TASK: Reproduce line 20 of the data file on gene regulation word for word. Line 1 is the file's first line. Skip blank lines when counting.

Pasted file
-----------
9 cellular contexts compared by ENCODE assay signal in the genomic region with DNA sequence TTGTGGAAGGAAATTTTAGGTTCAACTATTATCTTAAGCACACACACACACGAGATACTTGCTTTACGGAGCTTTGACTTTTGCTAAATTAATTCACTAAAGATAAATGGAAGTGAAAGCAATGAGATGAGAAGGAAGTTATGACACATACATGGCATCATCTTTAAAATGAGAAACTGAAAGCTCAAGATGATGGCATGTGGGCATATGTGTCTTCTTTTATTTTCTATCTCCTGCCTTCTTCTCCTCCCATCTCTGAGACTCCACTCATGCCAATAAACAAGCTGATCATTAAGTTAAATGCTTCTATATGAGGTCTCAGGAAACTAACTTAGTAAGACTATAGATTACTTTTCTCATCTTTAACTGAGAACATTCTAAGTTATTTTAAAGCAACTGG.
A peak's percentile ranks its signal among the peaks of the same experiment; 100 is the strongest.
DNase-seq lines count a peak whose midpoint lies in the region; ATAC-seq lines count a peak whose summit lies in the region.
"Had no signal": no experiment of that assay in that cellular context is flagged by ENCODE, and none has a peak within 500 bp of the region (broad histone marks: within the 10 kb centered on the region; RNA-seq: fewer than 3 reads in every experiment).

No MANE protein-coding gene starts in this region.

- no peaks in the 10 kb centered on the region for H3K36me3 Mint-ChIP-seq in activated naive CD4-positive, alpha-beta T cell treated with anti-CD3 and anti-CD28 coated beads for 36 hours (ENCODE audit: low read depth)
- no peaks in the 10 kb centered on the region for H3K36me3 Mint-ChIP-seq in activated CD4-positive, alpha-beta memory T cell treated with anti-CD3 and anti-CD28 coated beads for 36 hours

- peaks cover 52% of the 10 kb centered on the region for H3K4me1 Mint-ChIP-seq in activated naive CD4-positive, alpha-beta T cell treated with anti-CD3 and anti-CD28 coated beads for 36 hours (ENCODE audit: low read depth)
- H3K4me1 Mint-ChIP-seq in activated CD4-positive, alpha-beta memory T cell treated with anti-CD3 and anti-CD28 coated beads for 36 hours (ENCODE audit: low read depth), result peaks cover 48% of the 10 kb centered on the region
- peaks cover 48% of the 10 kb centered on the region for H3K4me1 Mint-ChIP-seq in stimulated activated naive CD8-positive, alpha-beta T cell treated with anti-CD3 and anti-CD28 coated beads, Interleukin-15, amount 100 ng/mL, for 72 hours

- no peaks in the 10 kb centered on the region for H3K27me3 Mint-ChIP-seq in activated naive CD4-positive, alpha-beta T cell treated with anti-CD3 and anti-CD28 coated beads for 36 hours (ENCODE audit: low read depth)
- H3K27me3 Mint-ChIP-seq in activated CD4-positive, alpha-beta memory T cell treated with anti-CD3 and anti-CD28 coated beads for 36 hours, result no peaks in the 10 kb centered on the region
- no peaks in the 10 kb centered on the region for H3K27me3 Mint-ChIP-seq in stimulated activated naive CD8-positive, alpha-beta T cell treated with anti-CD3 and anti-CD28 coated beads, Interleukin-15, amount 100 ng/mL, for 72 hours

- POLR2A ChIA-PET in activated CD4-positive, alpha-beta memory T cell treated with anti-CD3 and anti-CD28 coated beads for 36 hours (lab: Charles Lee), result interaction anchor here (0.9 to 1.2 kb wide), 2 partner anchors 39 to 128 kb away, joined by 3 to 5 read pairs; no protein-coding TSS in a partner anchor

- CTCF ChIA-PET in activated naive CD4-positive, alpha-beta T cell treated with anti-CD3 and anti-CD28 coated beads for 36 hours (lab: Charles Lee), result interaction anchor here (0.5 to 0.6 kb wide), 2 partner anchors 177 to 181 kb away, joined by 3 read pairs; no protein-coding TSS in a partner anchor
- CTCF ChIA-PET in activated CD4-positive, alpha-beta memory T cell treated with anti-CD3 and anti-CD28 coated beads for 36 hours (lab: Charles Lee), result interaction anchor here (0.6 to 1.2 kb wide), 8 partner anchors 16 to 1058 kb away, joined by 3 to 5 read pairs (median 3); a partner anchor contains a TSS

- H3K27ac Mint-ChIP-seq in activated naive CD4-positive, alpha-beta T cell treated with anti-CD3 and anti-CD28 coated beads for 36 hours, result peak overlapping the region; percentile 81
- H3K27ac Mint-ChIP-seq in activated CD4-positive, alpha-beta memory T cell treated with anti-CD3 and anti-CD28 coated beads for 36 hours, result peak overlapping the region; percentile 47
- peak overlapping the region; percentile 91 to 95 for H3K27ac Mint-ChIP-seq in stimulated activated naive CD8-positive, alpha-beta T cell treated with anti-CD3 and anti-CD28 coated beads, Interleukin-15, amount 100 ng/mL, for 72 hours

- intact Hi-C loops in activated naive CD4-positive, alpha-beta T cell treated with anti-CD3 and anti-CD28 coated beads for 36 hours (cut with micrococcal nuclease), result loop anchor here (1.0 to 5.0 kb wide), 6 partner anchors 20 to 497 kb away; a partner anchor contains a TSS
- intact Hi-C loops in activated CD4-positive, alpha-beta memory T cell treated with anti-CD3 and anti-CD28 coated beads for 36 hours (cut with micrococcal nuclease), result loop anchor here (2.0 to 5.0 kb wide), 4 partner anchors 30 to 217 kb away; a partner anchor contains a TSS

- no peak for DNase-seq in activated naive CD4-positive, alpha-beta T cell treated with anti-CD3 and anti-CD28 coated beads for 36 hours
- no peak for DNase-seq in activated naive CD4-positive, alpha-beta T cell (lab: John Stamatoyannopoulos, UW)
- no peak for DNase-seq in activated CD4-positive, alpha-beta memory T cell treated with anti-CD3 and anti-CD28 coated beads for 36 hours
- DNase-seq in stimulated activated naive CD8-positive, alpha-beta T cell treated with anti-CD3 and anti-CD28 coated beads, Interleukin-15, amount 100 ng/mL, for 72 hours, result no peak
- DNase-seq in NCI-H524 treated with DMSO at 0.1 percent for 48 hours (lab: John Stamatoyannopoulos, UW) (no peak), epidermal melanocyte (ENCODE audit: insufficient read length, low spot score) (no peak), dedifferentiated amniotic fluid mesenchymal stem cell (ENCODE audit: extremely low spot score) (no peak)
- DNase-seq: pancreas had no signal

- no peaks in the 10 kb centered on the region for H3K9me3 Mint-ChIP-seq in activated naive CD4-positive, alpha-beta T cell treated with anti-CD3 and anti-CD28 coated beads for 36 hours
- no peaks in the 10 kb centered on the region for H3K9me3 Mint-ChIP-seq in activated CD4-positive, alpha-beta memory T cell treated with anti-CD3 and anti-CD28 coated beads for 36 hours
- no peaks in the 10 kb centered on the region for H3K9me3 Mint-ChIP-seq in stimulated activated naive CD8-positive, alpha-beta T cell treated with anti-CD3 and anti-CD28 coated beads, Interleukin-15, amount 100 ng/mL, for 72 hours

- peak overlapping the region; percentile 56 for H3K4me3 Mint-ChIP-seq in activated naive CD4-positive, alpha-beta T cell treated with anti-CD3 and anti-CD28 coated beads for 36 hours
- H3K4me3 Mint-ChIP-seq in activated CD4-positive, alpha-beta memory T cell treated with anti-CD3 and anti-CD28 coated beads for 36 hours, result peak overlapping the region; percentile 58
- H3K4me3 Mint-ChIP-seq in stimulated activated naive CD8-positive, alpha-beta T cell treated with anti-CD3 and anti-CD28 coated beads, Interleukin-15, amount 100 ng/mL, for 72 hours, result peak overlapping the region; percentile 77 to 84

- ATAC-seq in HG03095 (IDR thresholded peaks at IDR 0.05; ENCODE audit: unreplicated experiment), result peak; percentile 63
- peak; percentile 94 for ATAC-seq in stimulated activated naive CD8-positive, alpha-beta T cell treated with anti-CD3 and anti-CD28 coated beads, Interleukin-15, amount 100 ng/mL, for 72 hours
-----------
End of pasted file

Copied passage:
- intact Hi-C loops in activated naive CD4-positive, alpha-beta T cell treated with anti-CD3 and anti-CD28 coated beads for 36 hours (cut with micrococcal nuclease), result loop anchor here (1.0 to 5.0 kb wide), 6 partner anchors 20 to 497 kb away; a partner anchor contains a TSS